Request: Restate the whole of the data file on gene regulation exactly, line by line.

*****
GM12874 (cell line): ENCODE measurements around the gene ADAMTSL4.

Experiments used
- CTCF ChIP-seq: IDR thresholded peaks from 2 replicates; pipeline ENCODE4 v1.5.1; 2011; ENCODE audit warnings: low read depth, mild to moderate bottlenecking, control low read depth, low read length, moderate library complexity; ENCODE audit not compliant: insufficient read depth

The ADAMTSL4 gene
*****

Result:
GM12874 (cell line): ENCODE measurements around the gene ADAMTSL4.

Experiments used
- CTCF ChIP-seq: IDR thresholded peaks from 2 replicates; pipeline ENCODE4 v1.5.1; 2011; ENCODE audit warnings: low read depth, mild to moderate bottlenecking, control low read depth, low read length, moderate library complexity; ENCODE audit not compliant: insufficient read depth

The ADAMTSL4 gene